- Alcohol Abuse
- Cocaine Abuse
- Crack Abuse
- Ecstasy Abuse
- GHB Abuse
- Heroin Abuse
- Hydrocodone Abuse
- Ketamine Abuse
- LSD Abuse
- Marijuana Abuse
- Meth Abuse
- Methadone Abuse
- Morphine Abuse
- Opium Abuse
- Oxycontin Abuse
- Rohypnol Abuse
- Confronting a Drug Abuser
- Drug Abuse Counselors
- Drug Abuse Statistics
- Drug Abuse Intervention
- Drug Abuse Treatment Statistics
- Drug Abuse Treatment Options
- Drug Rehab for Drug Abuse
- Prescription Drug Abuse
- Signs Of Drug Abuse
- Teen Drug Abuse
- What is an Enabler
- What Should I Expect From Treatment For Drug Abuse
Alcohol abuse can be influenced by a number of factors. Most people use alcohol socially to change how they feel because they want to feel better or different. They use alcohol for the perceived benefits, or the benefits experienced, not for the potential harm. People use alcohol to relax, have fun, to be part of a group, out of curiosity, and to escape from physical and/or psychological pain. Many of the reasons young people use alcohol are the same reasons adults use alcohol.
What causes alcohol abuse? Many factors influence a person's initial alcohol use. Personality characteristics, peer pressure, and psychological stress can all contribute to the early stage of alcohol abuse. These factors are less important as alcohol use continues and the person repeatedly experiences the potent pharmacological effects.
This chemical action, which stimulates certain brain systems, produces the abuse, while other psychological and social factors become less and less important in influencing the individual's behavior. When the pharmacological action of a drug dominates the individual's behavior and the normal psychological and social control of behavior is no longer effective, the abuse is fully developed. This chemically induced "loss of control" is a common feature of alcohol abuse and reflects the biological nature of the problem. People who are physically dependent on alcohol usually develop a tolerance. This means that they need to drink more and more to get the same effect.
School and job performance may suffer either from the aftereffects of drinking or from actual intoxication on the job or at school; child care or household responsibilities may be neglected; and alcohol-related absences may occur from school or job. The person may use alcohol in physically hazardous circumstances (e.g., driving an automobile or operating machinery while drunk).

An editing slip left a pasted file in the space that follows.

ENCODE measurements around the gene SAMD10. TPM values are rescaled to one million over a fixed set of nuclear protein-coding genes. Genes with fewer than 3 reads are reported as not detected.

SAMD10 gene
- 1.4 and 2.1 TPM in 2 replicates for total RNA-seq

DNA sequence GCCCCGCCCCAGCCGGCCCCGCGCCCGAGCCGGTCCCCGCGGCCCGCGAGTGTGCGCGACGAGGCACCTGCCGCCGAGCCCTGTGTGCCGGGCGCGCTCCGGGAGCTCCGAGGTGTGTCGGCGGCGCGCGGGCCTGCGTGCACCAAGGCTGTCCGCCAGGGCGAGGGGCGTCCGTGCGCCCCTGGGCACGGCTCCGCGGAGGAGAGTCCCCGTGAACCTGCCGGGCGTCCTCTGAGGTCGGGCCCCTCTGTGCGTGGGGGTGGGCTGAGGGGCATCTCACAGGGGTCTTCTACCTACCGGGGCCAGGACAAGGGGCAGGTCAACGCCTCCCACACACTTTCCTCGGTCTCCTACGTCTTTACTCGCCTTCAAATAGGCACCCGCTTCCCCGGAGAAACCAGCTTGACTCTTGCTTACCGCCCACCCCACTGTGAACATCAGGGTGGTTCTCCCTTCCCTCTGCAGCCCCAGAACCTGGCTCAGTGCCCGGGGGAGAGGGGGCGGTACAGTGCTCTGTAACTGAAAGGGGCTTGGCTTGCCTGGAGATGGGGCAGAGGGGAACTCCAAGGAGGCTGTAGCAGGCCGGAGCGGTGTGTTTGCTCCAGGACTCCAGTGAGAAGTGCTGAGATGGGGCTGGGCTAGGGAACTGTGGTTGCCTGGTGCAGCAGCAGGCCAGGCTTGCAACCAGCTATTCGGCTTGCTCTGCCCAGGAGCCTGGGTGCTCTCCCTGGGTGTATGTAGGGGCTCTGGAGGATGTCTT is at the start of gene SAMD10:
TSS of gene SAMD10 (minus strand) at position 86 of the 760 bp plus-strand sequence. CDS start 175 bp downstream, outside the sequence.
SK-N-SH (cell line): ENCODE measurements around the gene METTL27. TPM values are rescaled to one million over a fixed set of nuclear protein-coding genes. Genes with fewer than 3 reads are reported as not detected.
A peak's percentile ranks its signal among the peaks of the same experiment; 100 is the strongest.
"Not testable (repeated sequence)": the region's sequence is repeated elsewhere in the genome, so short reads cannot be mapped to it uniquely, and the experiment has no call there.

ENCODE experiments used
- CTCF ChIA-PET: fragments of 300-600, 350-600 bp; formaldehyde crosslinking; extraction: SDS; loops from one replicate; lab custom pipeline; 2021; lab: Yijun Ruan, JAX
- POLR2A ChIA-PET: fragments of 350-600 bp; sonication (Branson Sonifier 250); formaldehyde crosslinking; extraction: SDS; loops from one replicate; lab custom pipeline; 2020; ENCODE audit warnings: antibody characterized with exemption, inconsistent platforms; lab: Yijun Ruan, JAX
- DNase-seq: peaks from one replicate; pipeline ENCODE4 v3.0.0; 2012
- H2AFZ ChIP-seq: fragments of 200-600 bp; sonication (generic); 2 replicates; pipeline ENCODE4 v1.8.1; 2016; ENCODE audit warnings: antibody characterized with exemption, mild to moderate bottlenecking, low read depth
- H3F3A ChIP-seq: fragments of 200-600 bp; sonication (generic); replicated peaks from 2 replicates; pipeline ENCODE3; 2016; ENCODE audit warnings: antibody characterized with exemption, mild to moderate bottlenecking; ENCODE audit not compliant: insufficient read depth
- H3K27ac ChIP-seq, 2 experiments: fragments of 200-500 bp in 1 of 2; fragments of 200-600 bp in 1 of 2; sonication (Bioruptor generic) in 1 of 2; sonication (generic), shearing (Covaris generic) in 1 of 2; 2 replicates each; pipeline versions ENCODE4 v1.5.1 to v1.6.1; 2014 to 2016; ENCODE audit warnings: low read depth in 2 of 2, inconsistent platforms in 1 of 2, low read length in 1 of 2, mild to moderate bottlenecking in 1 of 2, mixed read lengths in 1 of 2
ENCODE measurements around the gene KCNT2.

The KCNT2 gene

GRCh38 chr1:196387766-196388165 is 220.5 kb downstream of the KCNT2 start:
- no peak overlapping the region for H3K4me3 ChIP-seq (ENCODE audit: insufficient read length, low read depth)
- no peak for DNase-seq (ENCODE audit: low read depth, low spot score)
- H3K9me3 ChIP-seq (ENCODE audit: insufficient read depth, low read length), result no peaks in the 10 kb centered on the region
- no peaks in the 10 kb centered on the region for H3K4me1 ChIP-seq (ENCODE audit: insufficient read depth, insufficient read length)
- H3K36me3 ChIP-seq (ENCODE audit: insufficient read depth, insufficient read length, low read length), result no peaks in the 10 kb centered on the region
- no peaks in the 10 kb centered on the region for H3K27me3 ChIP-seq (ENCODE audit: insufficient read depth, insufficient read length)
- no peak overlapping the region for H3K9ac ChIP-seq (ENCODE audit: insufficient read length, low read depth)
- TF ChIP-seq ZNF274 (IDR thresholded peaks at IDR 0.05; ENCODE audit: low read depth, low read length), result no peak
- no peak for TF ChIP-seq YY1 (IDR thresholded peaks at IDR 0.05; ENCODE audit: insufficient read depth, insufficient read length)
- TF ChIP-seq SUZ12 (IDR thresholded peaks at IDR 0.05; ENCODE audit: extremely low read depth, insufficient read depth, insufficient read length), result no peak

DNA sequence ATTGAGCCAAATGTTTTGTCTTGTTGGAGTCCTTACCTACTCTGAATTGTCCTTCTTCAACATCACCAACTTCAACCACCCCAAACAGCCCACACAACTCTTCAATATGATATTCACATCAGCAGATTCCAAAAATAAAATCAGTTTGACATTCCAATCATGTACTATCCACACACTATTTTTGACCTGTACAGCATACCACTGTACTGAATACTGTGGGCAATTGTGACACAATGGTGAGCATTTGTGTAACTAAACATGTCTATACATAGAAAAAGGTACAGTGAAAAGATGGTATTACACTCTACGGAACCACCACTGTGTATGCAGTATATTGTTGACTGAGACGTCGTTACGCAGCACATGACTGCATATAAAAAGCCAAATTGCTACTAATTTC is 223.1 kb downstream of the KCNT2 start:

Legal difficulties may arise because of alcohol use (e.g., arrests for intoxicated behavior or for driving under the influence). Finally, individuals with alcohol abuse problems may continue to consume alcohol despite the knowledge that continued consumption poses significant social or interpersonal problems for them (e.g., violent arguments with spouse while intoxicated, child abuse). When these problems are accompanied by evidence of tolerance, withdrawal, or compulsive behavior related to alcohol use, a diagnosis of alcohol addiction, rather than alcohol abuse, should be considered.
- Alcoholics usually show symptoms of their abuse. Such symptoms include
but are not limited to:
- Evidence of withdrawal - when intake is interrupted. (The Shakes)
- Tolerance - to the effects of alcohol.
- Alcohol-associated illnesses - alcoholic liver disease, cerebellar degeneration.
- Continued drinking - despite strong medical and social contradictions, and life disruptions.
- Impaired social and occupational functioning. (Unable to get along with others, unable to hold a job.)
- Blackouts - unable to remember what happened while drinking, in whole or part.
- Depression - A "down or sad mood" is common.